[Ip-health] GroundUp - TAC calls for Roche to drop price of cancer drug

Thiru Balasubramaniam thiru at keionline.org
Tue Feb 7 23:05:42 PST 2017



TAC calls for Roche to drop price of cancer drug

Activists say that with generic competition trastuzumab could be R3,500 per
course instead of the current price of over R200,000

By Ihsaan Haffejee
7 February 2017

Tulani Daki cried as he described to hundreds of protesters outside the
Johannesburg office of pharmaceutical company Roche how his mother Topeka
Daki died of cancer.

Tobeka was diagnosed with HER2-positive breast cancer in 2013. She died in
her home in the Eastern Cape on 14 November 2016. A drug called trastuzumab
manufactured by Roche might have helped her survive, but it was

“How many women must die because of the greed of Roche?” asked Daki. “I’m
very angry. My mother was not rich and just because of that she was denied
access to the required treatment.”

The protesters included women living with breast cancer. Many held up
placards calling for justice for Tobeka.

Trastuzumab is recommended by the World Health Organisation as an essential
medicine for the treatment of HER2-positive breast cancer. According to a
statement by the Treatment Action Campaign (TAC), which organised the
protest, clinical trials have demonstrated that providing trastuzumab in
addition to chemotherapy, improved the survival of women with early or
locally advanced breast cancer by 37%.

Lotti Rutter, campaign manager for the TAC, said trastuzumab is too
expensive for the majority of people in South Africa. “In the private
sector it can cost over R500,000 and in the public sector over R200,000
[for a six month course] … So this means that the government, which runs
the public health service, does not want to procure the drug because it is
so expensive,” she said.

Rutter said that health economists have shown that the price of trastuzumab
could be reduced to R3,500.

Babalwa Malgas traveled from the Eastern Cape to attend the protest. She
wore a pink shirt which bore Tobeka’s face. She too is living with
HER2-positive breast cancer. “My life is at stake because of the patent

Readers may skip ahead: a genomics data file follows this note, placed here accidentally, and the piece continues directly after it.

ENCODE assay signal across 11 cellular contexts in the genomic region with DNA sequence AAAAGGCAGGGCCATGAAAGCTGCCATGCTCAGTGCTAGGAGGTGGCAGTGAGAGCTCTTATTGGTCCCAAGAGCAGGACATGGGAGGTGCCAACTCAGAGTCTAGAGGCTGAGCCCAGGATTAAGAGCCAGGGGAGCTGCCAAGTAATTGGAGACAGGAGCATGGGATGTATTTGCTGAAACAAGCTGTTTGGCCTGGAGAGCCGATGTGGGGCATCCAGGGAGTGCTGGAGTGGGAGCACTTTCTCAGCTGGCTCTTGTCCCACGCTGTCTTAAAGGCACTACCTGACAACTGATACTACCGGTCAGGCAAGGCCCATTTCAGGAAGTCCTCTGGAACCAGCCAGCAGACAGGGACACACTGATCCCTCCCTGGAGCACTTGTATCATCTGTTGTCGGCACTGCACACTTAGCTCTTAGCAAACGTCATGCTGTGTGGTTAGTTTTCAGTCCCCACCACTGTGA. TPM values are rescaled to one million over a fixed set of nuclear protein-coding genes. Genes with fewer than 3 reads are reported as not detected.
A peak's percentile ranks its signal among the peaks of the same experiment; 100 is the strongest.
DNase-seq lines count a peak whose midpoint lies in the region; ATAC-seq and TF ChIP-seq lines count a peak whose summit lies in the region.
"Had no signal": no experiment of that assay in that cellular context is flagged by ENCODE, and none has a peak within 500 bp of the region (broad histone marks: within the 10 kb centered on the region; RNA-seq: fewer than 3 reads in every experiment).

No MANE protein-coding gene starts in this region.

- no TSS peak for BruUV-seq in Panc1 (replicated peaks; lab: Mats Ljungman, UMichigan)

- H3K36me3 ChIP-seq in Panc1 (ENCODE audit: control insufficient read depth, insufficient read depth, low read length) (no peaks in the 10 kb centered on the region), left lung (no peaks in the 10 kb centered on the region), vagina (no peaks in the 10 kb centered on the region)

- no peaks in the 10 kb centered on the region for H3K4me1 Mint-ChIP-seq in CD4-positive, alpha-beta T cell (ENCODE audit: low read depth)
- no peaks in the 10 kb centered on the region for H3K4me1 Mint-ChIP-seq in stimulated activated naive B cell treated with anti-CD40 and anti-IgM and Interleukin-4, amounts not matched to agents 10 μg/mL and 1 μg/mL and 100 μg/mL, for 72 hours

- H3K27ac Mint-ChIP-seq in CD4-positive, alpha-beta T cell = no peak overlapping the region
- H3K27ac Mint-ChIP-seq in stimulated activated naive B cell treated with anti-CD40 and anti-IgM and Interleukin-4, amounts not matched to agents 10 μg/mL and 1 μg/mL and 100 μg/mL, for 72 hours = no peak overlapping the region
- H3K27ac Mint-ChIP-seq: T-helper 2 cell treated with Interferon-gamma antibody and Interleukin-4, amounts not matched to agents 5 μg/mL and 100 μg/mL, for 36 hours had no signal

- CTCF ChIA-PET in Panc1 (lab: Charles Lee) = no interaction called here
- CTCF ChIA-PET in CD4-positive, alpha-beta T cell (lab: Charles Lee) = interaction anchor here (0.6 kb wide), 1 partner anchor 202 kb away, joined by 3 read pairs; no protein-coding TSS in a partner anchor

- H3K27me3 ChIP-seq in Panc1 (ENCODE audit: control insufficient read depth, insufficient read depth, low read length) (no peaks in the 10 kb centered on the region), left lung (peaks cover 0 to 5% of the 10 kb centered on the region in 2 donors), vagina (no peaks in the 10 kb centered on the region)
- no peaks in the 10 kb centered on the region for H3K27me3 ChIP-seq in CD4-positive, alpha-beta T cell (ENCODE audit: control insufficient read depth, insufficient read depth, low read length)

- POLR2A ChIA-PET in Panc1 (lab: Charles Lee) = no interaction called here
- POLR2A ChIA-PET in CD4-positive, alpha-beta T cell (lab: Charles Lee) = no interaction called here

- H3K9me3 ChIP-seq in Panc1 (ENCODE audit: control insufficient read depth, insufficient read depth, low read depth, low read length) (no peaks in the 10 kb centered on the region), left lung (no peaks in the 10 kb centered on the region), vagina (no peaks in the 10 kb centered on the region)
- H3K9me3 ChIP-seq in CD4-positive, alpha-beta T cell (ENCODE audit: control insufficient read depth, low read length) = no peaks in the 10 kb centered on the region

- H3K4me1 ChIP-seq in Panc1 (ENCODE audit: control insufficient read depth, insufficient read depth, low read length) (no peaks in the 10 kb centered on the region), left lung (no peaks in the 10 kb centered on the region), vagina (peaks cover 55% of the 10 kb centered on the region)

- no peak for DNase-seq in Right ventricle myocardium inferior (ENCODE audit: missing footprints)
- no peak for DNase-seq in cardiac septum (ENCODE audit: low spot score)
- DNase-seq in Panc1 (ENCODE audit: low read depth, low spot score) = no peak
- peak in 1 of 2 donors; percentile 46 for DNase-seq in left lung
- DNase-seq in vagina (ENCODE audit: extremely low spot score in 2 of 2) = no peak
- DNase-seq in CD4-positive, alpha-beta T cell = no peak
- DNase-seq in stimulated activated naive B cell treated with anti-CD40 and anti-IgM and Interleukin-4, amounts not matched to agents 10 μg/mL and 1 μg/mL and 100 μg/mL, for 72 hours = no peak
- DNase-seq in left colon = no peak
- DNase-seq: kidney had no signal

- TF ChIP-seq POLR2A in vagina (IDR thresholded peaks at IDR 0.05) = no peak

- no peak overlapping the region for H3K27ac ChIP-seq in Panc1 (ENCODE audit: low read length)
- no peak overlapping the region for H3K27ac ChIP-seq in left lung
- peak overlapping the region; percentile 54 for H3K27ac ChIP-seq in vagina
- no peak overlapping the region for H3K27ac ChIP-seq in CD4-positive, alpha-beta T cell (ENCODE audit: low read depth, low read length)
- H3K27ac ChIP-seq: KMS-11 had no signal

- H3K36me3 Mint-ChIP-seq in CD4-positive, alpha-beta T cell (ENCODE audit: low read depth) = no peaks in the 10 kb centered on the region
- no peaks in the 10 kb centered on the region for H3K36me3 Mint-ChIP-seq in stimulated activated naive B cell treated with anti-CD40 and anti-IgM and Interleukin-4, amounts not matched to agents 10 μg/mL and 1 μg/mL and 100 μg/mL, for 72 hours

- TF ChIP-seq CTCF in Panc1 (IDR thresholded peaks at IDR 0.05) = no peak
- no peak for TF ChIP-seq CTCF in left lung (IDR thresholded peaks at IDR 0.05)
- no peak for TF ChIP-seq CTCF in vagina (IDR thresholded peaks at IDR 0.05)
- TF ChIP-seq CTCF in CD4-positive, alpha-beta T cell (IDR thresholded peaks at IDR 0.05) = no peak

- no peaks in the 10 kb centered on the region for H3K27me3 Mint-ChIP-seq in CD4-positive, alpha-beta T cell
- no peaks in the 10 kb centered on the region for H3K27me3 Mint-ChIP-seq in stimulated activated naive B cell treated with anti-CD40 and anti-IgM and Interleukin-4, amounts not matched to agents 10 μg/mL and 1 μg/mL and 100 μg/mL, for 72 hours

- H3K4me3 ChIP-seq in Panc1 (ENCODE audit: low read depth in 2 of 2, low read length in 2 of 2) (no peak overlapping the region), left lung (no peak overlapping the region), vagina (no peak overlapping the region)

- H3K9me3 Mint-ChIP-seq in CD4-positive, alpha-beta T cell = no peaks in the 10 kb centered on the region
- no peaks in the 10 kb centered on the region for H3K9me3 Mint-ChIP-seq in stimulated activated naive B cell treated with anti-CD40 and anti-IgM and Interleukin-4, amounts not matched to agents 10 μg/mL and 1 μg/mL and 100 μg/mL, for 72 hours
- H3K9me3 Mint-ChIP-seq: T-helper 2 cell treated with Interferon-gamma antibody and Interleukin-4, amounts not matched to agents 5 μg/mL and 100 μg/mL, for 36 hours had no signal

rights given to this pharmaceutical company. I couldn’t get access to the
medication because money is more important than my constitutional rights
and my life,” she said.

A memorandum handed over to Roche management demanded that the company drop
the price of trastuzumab so that all women living with HER2+ breast cancer
can access it. The protesters also demanded that Roche cease litigation
against companies producing similar versions of trastuzumab, and that the
company stop extending its patent period on the drug. The TAC argues that
with competition from generic companies the price will come down.

Aadila Fakier of Roche’s public policy and communications department signed
and accepted the memorandum. She said she noted the concerns of the
protesters and that Roche would continue to engage with the relevant
stakeholders including government on this issue.

“Roche has been in negotiations with the Department of Health over the past
year to improve equitable access to trastuzumab in the public sector. We
have offered the Department of Health a significantly reduced and
cost-effective treatment option. This option supports the testing of breast
cancer patients in the public sector, and if positive for the HER2 gene,
makes trastuzumab available for the treatment of these patients. A final
agreement has however not yet been concluded,” read a statement released to
the media by Roche.

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